Illustration: ABC Ltd. India has received an order for supply of services amounting to $ 5,00,000/- to a US based client. ABC Ltd. India is unable to supply the entire services from India and asks XYZ Ltd. Mexico (who is not merely an establishment of a distinct person viz. ABC Ltd. India, in accordance with the Explanation 1 in Section 8 of the IGST Act) to supply a part of the services (say 40% of the total contract value). ABC Ltd. India shall be the exporter of services for the entire value if the invoice for the entire amount is raised by ABC Ltd. India. The services provided by XYZ Ltd. Mexico to the US based client shall be import of services by ABC Ltd. India and it would be liable to pay integrated tax on the same under reverse charge and also be eligible to take input tax credit of the integrated tax so paid. Further, if the provisions contained in section 2(6) of the IGST Act are not fulfilled with respect to the realization of convertible foreign exchange, say only 60% of the consideration is received in India and the remaining amount is directly paid by the US based client to XYZ Ltd. Mexico, even in such a scenario, 100% of the total contract value shall be taken as consideration for the export of services by ABC Ltd. India provided integrated tax on import of services has been paid on the part of the services provided by XYZ Ltd Mexico directly to the US based client and RBI (by general instruction or by specific approval) has allowed that a part of the consideration for such exports can be retained outside India. In other words, in such cases, the export benefit will be available for the total realization of convertible foreign exchange by ABC Ltd. India and XYZ Ltd. Mexico.

2. It is requested that suitable trade notices may be issued to publicize the contents of this Circular.

3. Difficulty if any, in the implementation of this Circular may be brought to the notice of the Board. Hindi version will follow.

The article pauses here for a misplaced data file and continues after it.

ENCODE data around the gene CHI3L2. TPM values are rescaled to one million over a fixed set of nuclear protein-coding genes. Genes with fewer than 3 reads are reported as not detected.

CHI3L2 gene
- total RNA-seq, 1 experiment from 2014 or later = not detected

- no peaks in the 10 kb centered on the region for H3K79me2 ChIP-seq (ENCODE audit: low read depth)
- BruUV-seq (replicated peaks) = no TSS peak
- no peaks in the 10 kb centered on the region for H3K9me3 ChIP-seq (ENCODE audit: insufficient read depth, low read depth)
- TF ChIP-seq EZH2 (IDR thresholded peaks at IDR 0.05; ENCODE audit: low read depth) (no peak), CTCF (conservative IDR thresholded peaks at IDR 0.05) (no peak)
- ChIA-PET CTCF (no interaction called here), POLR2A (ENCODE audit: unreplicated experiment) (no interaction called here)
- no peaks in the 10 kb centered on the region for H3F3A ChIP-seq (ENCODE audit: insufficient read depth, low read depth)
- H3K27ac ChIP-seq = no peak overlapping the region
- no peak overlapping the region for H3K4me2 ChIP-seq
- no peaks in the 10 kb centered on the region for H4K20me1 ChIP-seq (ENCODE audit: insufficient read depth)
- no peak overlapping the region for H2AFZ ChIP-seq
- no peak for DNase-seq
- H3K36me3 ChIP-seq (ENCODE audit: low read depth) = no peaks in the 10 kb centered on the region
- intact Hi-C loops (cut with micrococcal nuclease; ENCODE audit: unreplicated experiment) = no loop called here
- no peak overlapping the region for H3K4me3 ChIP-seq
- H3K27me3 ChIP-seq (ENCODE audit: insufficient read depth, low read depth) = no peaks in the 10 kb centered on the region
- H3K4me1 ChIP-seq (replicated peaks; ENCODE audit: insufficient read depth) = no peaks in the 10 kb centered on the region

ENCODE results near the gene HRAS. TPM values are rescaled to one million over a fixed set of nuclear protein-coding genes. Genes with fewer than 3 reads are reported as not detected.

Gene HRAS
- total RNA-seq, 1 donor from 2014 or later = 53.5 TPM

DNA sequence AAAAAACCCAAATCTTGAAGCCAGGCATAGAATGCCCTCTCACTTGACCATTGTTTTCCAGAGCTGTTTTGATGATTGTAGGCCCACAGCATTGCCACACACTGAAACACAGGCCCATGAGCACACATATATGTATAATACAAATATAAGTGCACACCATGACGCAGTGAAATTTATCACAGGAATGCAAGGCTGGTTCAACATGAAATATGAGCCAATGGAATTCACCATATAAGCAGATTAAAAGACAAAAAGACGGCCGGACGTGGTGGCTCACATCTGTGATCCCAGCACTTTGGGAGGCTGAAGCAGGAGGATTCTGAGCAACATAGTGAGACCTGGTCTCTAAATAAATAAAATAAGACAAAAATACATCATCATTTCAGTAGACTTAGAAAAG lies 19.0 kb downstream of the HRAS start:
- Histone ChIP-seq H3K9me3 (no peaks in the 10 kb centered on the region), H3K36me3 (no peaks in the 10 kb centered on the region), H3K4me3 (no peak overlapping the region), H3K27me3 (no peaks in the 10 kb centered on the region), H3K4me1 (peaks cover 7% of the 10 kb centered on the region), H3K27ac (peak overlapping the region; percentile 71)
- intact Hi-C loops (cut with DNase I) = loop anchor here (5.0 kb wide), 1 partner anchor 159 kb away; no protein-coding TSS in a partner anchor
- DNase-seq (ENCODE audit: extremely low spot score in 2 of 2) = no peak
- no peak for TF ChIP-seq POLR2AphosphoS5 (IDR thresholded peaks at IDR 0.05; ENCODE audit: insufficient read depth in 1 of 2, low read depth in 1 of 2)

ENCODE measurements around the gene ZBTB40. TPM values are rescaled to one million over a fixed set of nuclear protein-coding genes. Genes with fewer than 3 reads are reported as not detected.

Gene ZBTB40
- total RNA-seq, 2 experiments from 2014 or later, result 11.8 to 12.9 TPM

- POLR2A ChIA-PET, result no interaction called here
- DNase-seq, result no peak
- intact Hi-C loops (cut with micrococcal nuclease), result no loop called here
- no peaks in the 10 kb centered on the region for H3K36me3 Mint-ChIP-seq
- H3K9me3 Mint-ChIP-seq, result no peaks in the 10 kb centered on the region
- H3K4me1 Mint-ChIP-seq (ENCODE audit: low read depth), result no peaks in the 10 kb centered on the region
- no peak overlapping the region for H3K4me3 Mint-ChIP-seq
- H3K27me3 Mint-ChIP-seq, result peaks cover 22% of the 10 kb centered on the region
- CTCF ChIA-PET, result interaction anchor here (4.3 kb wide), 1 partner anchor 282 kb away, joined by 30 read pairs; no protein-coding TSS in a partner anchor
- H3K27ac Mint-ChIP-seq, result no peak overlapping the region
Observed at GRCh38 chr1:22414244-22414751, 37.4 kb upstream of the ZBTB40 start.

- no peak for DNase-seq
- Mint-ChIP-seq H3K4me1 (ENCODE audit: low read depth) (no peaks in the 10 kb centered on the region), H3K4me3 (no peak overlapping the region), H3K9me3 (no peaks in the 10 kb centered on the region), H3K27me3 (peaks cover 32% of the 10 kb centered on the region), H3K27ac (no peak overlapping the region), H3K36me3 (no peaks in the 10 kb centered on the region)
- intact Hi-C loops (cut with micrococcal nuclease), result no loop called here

(Upender Gupta)

Commissioner (GST)

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3 Comments

  1. karan says:

    in the above case whether the Indian firm deduct any withholding tax while paying to outsourcing firm.
    consider outsourcing firm is a Bangladeshi firm and final place of service consumption is Bangladesh..

  2. narasimha murthy says:

    we are running MBA courses with using all teaching and infrastructure in India, but one semester student will go abroad students are coming Degree awarded by foreign University pls. advise how to treat GST
    1. Shall we collect GST or Exempted
    2 shall treat as export service or partially

  3. vswami says:

    IMPROMPTU
    “3. Difficulty if any, IN THE IMPLEMENTATION OF this Circular may be brought to the notice of the Board. ….”
    (FONT supplied)
    That is only one facet ; the other more important one is the DIFFICULTY often faced with is in UNDERSTANDING AND DUE COMPLIANCE with by the advising / assisting professionals and consulting tax payers – Agree ?
    The key terms, – “located – in and- outside India” are most likely to prove the problem areas; more particularly, depending on how those terms are strictly in line/ accordance with how under the DTAA with the exportee- country those are understood, or expected to be, by that country.
    courtesy